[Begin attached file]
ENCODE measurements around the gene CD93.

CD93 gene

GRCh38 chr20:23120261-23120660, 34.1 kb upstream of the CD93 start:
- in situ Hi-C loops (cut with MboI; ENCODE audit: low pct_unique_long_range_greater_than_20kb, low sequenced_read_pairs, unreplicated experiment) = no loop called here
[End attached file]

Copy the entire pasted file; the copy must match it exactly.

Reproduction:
ENCODE measurements around the gene CD93.

CD93 gene

GRCh38 chr20:23120261-23120660, 34.1 kb upstream of the CD93 start:
- in situ Hi-C loops (cut with MboI; ENCODE audit: low pct_unique_long_range_greater_than_20kb, low sequenced_read_pairs, unreplicated experiment) = no loop called here